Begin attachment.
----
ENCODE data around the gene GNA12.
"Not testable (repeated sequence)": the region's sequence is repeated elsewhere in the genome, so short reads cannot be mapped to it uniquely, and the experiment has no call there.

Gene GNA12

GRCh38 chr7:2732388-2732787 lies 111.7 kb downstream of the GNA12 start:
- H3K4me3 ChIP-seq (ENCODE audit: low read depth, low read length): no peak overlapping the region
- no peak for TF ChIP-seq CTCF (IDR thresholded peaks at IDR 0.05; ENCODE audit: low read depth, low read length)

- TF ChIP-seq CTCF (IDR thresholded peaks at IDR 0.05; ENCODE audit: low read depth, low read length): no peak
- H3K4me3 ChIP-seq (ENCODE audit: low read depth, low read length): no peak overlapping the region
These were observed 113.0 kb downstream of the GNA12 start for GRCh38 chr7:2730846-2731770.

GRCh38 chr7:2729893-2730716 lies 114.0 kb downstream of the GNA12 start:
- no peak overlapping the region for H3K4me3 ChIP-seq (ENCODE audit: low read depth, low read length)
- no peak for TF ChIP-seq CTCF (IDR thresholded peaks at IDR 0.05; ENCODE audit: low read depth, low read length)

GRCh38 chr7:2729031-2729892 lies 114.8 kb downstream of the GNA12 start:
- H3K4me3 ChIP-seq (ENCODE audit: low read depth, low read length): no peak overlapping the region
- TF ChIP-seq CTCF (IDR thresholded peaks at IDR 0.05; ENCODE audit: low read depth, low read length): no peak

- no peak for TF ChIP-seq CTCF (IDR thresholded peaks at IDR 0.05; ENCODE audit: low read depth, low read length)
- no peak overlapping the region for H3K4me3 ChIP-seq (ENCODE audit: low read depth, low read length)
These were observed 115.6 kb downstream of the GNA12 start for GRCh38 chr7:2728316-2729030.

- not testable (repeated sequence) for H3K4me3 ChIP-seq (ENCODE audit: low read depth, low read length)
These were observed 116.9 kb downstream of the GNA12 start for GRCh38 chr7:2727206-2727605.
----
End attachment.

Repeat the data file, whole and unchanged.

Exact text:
ENCODE data around the gene GNA12.
"Not testable (repeated sequence)": the region's sequence is repeated elsewhere in the genome, so short reads cannot be mapped to it uniquely, and the experiment has no call there.

Gene GNA12

GRCh38 chr7:2732388-2732787 lies 111.7 kb downstream of the GNA12 start:
- H3K4me3 ChIP-seq (ENCODE audit: low read depth, low read length): no peak overlapping the region
- no peak for TF ChIP-seq CTCF (IDR thresholded peaks at IDR 0.05; ENCODE audit: low read depth, low read length)

- TF ChIP-seq CTCF (IDR thresholded peaks at IDR 0.05; ENCODE audit: low read depth, low read length): no peak
- H3K4me3 ChIP-seq (ENCODE audit: low read depth, low read length): no peak overlapping the region
These were observed 113.0 kb downstream of the GNA12 start for GRCh38 chr7:2730846-2731770.

GRCh38 chr7:2729893-2730716 lies 114.0 kb downstream of the GNA12 start:
- no peak overlapping the region for H3K4me3 ChIP-seq (ENCODE audit: low read depth, low read length)
- no peak for TF ChIP-seq CTCF (IDR thresholded peaks at IDR 0.05; ENCODE audit: low read depth, low read length)

GRCh38 chr7:2729031-2729892 lies 114.8 kb downstream of the GNA12 start:
- H3K4me3 ChIP-seq (ENCODE audit: low read depth, low read length): no peak overlapping the region
- TF ChIP-seq CTCF (IDR thresholded peaks at IDR 0.05; ENCODE audit: low read depth, low read length): no peak

- no peak for TF ChIP-seq CTCF (IDR thresholded peaks at IDR 0.05; ENCODE audit: low read depth, low read length)
- no peak overlapping the region for H3K4me3 ChIP-seq (ENCODE audit: low read depth, low read length)
These were observed 115.6 kb downstream of the GNA12 start for GRCh38 chr7:2728316-2729030.

- not testable (repeated sequence) for H3K4me3 ChIP-seq (ENCODE audit: low read depth, low read length)
These were observed 116.9 kb downstream of the GNA12 start for GRCh38 chr7:2727206-2727605.